Surgeon general fires stark warning over effects of social media on kids

Washington DC - The top US health official on Tuesday issued a stark warning to parents, tech companies, and regulators, saying the evidence is growing that social media use may seriously harm children.

Surgeon General Vivek Murthy said evidence is growing that social media use may seriously harm children.
Surgeon General Vivek Murthy said evidence is growing that social media use may seriously harm children.  © Collage: 123RF/franckito & Mandel NGAN / AFP

In a lengthy advisory, Surgeon General Vivek Murthy said that while not without benefits, "there are ample indicators that social media can also have a profound risk of harm to the mental health and well-being of children and adolescents."

Social media use by young people in the US is nearly universal, with up to 95% of adolescents reporting using a social platform and more than a third saying they do so "almost constantly," according to the Department of Health and Human Services.

Murthy's report said social media can help children and teens find a community to connect, but that it also contains "extreme, inappropriate, and harmful content," which can "normalize" self-harm and suicide.

Tattoo addict shows off bizarre squishy hand implants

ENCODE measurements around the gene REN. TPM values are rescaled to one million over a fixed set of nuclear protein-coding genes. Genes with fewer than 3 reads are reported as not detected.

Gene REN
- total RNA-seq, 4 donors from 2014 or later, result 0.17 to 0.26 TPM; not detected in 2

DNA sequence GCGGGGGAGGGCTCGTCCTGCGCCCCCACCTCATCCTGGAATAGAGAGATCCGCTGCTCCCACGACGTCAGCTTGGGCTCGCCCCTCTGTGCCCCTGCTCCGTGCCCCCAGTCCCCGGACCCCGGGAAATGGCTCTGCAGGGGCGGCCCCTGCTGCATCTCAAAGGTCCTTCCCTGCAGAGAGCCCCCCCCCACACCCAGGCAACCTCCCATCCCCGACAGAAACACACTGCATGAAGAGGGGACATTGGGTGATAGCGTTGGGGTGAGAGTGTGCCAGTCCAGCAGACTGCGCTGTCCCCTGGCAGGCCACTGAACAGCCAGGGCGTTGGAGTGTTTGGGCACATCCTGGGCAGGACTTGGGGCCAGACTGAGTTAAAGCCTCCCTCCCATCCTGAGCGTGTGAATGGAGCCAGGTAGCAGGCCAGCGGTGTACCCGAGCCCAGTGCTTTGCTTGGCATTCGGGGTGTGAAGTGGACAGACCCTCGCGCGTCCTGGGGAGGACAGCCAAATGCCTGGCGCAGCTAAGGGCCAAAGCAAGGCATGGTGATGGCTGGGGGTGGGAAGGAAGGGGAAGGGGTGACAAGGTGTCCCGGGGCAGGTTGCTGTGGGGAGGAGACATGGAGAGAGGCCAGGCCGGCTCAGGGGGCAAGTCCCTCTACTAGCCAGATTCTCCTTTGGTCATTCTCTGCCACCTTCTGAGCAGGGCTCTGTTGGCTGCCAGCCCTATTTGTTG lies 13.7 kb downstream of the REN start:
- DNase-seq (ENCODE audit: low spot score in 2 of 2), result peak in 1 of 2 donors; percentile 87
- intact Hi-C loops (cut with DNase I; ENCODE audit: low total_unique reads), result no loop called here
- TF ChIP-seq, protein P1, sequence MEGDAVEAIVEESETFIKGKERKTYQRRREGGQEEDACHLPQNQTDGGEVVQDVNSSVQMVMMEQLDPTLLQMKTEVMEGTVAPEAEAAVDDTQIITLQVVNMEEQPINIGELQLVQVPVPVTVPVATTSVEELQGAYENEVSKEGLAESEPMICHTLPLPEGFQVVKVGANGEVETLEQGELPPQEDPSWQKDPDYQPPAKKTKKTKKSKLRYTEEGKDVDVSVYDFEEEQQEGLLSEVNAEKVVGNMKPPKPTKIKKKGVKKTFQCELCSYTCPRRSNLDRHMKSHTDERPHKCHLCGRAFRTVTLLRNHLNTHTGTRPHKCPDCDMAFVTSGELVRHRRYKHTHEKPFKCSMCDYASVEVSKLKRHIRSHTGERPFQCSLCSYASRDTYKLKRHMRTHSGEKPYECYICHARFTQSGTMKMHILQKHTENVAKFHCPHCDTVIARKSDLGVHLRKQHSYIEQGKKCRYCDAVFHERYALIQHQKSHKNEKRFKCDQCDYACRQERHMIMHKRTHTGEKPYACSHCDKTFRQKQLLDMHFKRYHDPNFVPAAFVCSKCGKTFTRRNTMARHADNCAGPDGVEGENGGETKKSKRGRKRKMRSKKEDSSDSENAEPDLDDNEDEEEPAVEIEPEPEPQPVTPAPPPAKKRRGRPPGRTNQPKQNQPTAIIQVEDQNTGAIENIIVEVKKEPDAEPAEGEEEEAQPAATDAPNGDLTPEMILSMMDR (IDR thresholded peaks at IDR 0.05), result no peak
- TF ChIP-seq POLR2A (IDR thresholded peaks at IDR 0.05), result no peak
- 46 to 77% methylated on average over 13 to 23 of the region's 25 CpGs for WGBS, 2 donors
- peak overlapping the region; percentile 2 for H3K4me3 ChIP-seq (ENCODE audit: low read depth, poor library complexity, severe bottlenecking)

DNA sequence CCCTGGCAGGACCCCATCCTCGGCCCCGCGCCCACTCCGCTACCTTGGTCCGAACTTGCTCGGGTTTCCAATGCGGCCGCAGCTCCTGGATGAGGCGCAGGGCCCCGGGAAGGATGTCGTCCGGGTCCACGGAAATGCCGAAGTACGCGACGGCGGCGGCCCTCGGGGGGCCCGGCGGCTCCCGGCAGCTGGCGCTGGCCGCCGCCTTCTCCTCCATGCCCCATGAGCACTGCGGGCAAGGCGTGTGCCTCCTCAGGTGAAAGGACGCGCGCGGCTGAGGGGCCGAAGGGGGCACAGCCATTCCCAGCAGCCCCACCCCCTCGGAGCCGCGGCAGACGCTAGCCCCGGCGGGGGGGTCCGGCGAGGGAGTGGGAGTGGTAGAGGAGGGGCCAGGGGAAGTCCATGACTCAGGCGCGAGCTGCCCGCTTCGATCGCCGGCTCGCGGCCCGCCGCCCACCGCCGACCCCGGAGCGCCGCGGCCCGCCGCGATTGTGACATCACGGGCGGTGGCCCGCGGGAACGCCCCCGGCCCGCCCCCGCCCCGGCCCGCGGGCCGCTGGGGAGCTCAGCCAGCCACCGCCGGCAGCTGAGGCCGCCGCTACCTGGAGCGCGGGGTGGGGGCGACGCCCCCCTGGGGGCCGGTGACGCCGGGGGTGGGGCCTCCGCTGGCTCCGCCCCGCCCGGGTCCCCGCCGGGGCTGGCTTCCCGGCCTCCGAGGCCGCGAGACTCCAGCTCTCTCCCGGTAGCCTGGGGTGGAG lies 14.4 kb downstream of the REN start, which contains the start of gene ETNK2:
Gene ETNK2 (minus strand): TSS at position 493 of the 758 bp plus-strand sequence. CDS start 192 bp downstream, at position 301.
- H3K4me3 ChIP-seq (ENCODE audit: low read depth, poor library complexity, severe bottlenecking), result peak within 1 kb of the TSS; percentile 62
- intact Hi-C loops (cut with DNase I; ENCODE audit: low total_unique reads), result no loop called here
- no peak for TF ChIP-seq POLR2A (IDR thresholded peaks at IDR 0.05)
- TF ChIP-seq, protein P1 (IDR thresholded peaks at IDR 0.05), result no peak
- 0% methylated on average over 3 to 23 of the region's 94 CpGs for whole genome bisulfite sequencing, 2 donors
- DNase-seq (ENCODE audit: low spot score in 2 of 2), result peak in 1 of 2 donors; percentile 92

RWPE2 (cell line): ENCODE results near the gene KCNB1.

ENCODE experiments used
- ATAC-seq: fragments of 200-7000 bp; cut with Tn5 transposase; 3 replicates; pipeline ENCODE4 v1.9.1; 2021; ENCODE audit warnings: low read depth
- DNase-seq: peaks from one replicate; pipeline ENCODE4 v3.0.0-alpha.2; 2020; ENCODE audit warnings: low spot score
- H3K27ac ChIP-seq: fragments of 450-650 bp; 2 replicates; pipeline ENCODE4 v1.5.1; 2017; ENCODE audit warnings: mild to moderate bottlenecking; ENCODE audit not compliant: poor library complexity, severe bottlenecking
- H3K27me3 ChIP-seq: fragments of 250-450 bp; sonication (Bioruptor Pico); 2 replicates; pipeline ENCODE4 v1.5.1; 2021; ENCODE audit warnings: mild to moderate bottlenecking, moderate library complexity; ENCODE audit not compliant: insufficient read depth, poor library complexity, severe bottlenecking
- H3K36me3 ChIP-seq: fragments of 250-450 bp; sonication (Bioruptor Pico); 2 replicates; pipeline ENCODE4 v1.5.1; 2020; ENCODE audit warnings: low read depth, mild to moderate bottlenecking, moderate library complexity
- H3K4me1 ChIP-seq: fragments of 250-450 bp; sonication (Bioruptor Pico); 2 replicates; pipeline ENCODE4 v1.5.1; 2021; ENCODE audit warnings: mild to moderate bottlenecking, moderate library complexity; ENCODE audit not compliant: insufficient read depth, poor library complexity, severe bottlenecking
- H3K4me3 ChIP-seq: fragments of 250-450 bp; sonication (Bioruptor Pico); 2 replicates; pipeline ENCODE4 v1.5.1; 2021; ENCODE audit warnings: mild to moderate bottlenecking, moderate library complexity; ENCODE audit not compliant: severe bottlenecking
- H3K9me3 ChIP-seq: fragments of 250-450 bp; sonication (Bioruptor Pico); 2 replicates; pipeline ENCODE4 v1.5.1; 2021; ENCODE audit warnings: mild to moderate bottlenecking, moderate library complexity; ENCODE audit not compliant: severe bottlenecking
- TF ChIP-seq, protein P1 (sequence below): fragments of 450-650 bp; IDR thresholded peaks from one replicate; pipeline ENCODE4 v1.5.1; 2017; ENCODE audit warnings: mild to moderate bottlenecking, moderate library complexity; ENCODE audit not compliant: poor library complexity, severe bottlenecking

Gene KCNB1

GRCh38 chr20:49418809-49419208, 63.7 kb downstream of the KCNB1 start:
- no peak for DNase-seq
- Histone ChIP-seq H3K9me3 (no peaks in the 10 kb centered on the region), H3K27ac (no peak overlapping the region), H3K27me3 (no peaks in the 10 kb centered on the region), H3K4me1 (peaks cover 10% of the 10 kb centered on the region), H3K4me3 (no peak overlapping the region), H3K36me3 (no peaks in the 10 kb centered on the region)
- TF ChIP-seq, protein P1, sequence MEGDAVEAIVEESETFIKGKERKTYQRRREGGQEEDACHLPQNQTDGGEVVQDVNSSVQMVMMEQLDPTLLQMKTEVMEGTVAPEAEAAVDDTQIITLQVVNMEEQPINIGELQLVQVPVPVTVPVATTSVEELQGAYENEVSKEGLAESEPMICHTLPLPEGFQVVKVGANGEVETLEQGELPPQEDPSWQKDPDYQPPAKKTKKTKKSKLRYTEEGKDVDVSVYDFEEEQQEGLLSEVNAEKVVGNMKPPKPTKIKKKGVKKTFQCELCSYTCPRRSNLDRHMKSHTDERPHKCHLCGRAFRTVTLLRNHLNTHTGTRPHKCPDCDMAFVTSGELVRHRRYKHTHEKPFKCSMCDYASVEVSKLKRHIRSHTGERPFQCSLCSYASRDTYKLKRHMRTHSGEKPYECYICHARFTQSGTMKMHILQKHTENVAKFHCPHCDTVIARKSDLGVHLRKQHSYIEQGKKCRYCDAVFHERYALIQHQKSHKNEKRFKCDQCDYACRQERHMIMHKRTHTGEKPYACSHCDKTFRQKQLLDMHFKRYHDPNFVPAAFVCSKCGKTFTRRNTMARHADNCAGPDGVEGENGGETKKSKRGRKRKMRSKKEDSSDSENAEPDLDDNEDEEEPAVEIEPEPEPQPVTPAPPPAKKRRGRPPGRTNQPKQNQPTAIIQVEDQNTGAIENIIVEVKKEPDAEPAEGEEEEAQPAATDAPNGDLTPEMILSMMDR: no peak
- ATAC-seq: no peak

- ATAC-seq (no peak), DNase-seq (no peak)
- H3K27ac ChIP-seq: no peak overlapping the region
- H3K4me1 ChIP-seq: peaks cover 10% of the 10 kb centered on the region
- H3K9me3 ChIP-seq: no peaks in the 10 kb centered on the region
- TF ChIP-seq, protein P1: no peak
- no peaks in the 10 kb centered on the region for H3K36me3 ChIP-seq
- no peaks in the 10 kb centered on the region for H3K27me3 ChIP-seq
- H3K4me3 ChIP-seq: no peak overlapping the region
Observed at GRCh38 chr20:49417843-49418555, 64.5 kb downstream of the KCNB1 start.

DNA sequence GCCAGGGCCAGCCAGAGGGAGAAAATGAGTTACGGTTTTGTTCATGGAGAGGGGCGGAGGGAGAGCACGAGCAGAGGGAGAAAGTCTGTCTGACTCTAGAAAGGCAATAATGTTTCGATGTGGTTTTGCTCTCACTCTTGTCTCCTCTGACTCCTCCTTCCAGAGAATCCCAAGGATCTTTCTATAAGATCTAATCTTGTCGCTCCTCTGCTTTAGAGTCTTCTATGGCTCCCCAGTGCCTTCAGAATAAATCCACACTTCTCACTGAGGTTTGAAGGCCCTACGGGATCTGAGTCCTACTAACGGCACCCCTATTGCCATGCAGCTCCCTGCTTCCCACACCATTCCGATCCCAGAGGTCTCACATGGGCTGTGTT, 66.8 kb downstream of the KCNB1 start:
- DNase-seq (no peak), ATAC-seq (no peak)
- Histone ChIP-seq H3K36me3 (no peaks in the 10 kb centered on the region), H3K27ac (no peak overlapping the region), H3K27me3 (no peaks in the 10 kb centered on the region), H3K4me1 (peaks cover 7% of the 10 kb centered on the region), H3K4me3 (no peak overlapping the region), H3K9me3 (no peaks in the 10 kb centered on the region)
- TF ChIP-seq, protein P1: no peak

Tattoos Tattoo addict shows off bizarre squishy hand implants

It can perpetuate body dissatisfaction, eating disorders and depression and expose children to online bullying while they are undergoing a critical stage in brain development, the report warned.

Appetite for social media regulation grows

TikTok has been in the crosshairs of authorities in the US.
TikTok has been in the crosshairs of authorities in the US.  © NICOLAS ASFOURI / AFP

Murthy called on policymakers to strengthen safety standards around social media and urged tech companies to responsibly assess the impact of their products on children and share data with researchers.

He also advised parents to establish tech-free zones at home in order to promote in-person communication, and to educate children by modelling healthy, responsible online behavior.

The report comes at a time when authorities across the US are searching for ways to regulate social media use, and curb its ill-effects on young people in particular.

Memorial Day Weekend: How to turn up in style for summer 2024
Lifestyle Memorial Day Weekend: How to turn up in style for summer 2024

Earlier this month, Montana became the first US state to ban the use of TikTok on its territory. The Chinese-owned video sharing giant is challenging the decision in court. And in March, Utah led the way on requiring social media sites to get parental consent for accounts used by minors.

"We are in the middle of a national youth mental health crisis, and I am concerned that social media is an important driver of that crisis – one that we must urgently address," Murthy said.

Cover photo: Collage: 123RF/franckito & Mandel NGAN / AFP

More on Health: